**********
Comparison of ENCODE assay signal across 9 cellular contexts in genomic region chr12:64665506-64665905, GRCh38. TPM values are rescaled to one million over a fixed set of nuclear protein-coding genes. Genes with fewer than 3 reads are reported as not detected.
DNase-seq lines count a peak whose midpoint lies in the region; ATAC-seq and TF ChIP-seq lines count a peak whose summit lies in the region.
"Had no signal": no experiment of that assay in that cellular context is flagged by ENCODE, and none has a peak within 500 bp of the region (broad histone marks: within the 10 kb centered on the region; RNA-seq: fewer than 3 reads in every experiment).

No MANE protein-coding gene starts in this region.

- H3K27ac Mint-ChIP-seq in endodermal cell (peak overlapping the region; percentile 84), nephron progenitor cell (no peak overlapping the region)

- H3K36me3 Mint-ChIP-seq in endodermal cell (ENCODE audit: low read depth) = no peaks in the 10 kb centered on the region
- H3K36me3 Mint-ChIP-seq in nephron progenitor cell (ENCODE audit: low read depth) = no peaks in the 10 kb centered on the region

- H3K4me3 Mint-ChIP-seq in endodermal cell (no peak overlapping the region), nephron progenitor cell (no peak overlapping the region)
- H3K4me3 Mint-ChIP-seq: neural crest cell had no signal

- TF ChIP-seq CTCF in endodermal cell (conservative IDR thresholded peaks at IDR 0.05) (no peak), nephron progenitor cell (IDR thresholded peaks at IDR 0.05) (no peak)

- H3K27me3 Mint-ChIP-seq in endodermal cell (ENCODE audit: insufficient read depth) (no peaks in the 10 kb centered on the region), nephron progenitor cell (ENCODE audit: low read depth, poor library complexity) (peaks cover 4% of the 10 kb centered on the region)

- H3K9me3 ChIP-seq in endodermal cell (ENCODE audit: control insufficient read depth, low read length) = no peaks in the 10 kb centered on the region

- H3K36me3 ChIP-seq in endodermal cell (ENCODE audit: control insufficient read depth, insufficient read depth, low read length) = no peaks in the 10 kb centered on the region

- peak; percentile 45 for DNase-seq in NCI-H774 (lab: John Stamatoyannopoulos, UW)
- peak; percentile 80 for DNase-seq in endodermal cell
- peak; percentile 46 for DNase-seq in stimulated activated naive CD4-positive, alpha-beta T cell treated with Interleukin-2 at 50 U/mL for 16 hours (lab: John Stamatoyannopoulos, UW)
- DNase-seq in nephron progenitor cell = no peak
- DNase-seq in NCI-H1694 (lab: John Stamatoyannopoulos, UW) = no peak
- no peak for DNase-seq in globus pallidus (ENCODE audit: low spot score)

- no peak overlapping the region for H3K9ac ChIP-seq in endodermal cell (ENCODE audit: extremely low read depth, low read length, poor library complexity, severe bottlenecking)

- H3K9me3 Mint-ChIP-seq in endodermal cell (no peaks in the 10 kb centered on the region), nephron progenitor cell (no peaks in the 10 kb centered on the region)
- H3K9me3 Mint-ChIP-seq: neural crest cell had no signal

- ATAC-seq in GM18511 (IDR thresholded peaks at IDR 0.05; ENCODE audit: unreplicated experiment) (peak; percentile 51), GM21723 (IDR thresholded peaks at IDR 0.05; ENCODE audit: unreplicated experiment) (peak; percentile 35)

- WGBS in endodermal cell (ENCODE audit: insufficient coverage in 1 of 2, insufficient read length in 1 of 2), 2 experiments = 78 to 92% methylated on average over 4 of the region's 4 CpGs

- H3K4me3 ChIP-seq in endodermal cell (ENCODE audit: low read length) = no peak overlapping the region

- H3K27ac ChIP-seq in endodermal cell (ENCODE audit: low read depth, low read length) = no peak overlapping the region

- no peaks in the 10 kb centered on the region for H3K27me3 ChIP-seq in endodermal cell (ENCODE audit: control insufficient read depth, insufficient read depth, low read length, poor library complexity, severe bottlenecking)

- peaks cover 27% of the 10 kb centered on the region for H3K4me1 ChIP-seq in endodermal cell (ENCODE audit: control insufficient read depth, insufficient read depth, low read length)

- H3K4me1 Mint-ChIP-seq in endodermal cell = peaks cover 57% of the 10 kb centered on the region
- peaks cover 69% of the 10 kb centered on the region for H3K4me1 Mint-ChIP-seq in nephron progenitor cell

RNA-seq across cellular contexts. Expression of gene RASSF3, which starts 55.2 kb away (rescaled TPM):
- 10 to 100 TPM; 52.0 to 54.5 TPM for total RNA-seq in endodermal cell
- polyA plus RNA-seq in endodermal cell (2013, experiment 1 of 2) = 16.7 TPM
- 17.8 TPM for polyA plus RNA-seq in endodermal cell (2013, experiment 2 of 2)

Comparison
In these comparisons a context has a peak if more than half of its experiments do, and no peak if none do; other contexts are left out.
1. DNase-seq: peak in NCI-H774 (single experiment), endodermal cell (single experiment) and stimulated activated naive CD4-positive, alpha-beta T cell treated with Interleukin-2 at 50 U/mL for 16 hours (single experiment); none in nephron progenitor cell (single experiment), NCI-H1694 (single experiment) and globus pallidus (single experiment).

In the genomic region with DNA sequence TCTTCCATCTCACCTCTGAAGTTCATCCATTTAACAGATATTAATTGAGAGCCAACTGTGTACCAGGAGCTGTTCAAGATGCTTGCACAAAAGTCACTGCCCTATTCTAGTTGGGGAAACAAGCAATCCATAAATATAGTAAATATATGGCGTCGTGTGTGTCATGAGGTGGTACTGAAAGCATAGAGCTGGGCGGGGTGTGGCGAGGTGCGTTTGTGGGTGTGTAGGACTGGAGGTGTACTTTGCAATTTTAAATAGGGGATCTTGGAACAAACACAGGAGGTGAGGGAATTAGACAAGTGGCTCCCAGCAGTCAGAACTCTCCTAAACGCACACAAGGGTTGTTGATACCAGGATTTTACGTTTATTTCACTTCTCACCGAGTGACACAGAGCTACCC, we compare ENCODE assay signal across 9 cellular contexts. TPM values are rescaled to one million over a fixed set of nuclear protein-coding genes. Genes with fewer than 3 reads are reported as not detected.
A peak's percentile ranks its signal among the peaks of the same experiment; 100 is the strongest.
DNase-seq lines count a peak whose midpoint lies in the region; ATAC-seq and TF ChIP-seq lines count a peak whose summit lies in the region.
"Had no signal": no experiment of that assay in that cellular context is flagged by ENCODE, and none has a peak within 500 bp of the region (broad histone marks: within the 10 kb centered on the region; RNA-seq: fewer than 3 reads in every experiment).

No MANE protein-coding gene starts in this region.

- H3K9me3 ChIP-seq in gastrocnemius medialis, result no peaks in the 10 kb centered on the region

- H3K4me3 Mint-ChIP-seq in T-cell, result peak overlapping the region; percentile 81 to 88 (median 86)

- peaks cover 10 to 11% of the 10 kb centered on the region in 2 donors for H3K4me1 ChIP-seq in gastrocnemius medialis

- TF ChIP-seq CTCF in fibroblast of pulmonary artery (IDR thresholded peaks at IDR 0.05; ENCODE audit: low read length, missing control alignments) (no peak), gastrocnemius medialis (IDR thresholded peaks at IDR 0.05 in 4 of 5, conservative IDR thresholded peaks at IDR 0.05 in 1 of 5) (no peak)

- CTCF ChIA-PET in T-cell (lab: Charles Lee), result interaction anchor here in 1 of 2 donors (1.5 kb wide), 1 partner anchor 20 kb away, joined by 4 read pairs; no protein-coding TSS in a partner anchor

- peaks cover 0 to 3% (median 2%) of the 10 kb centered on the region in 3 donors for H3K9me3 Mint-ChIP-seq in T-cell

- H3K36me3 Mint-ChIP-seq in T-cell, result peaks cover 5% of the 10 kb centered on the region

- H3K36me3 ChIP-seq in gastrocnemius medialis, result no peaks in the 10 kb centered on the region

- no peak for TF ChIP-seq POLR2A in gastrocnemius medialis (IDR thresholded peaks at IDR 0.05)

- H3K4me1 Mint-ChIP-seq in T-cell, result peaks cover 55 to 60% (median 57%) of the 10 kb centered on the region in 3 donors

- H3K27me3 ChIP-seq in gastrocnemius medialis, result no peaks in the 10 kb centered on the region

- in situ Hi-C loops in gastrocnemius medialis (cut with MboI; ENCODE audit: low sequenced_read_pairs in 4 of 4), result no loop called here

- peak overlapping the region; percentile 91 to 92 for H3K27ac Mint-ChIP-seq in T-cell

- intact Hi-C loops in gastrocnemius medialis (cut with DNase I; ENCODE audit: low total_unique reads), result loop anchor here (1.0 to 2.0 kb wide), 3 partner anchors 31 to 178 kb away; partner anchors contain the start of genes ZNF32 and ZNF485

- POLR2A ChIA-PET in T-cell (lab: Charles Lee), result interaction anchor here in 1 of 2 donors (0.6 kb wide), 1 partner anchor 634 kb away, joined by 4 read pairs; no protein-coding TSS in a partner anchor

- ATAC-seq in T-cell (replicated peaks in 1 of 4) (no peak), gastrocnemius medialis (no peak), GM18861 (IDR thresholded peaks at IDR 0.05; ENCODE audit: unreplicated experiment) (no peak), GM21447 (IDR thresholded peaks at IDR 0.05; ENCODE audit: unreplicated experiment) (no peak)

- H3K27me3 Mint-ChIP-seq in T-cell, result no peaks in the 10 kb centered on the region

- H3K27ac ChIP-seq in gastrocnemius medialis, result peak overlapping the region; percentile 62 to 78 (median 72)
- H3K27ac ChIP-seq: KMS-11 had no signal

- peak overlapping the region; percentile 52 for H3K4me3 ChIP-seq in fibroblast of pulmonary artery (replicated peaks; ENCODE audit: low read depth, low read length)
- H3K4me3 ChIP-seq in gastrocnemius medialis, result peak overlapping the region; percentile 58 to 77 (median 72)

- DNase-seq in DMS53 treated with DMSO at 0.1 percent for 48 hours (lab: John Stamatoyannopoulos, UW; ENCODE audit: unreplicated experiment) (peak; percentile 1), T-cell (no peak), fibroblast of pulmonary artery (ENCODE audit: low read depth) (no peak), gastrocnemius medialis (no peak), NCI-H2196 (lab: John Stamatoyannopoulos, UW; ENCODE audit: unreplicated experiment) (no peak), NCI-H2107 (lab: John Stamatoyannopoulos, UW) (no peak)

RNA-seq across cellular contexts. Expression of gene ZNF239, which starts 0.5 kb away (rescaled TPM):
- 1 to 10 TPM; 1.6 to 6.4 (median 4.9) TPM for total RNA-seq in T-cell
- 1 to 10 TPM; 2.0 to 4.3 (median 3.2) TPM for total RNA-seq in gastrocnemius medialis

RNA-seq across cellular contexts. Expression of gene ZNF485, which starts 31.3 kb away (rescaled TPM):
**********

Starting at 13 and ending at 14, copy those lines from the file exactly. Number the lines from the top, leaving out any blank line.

- H3K36me3 ChIP-seq in endodermal cell (ENCODE audit: control insufficient read depth, insufficient read depth, low read length) = no peaks in the 10 kb centered on the region

- peak; percentile 45 for DNase-seq in NCI-H774 (lab: John Stamatoyannopoulos, UW)